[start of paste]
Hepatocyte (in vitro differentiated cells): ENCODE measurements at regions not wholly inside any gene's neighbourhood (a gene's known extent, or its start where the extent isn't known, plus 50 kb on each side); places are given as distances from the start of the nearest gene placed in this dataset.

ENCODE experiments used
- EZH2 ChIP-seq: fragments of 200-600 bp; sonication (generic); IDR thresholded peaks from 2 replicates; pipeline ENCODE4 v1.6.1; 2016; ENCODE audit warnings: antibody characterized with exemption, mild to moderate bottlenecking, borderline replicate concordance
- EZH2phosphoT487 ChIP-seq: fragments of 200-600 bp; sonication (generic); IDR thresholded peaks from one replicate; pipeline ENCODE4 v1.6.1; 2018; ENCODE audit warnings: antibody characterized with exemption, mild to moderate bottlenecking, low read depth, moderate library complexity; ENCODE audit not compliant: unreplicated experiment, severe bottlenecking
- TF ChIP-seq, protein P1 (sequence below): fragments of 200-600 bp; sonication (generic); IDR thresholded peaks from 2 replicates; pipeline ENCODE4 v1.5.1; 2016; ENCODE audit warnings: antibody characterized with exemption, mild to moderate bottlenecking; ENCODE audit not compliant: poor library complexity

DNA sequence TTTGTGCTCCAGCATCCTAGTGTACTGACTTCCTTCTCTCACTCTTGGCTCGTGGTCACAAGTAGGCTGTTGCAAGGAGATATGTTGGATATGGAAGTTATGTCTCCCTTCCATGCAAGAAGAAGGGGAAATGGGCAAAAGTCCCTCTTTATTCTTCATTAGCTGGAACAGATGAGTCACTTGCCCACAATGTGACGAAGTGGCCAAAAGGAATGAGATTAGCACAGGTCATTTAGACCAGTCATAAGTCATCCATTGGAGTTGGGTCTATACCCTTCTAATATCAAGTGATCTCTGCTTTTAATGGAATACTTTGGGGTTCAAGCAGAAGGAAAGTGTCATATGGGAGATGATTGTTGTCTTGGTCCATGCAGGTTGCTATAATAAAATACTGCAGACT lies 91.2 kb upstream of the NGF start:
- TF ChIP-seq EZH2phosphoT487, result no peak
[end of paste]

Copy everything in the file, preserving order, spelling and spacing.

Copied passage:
Hepatocyte (in vitro differentiated cells): ENCODE measurements at regions not wholly inside any gene's neighbourhood (a gene's known extent, or its start where the extent isn't known, plus 50 kb on each side); places are given as distances from the start of the nearest gene placed in this dataset.

ENCODE experiments used
- EZH2 ChIP-seq: fragments of 200-600 bp; sonication (generic); IDR thresholded peaks from 2 replicates; pipeline ENCODE4 v1.6.1; 2016; ENCODE audit warnings: antibody characterized with exemption, mild to moderate bottlenecking, borderline replicate concordance
- EZH2phosphoT487 ChIP-seq: fragments of 200-600 bp; sonication (generic); IDR thresholded peaks from one replicate; pipeline ENCODE4 v1.6.1; 2018; ENCODE audit warnings: antibody characterized with exemption, mild to moderate bottlenecking, low read depth, moderate library complexity; ENCODE audit not compliant: unreplicated experiment, severe bottlenecking
- TF ChIP-seq, protein P1 (sequence below): fragments of 200-600 bp; sonication (generic); IDR thresholded peaks from 2 replicates; pipeline ENCODE4 v1.5.1; 2016; ENCODE audit warnings: antibody characterized with exemption, mild to moderate bottlenecking; ENCODE audit not compliant: poor library complexity

DNA sequence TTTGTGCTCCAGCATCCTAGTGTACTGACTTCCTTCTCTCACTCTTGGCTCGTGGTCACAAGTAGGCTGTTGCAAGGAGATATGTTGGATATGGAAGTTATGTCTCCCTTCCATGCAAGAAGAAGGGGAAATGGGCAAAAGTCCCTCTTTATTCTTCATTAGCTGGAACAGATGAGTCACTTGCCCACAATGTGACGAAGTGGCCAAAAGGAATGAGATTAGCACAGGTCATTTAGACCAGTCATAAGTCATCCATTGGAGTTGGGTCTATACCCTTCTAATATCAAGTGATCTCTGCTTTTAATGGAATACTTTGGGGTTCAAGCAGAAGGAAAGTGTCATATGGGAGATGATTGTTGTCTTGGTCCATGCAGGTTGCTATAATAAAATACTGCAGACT lies 91.2 kb upstream of the NGF start:
- TF ChIP-seq EZH2phosphoT487, result no peak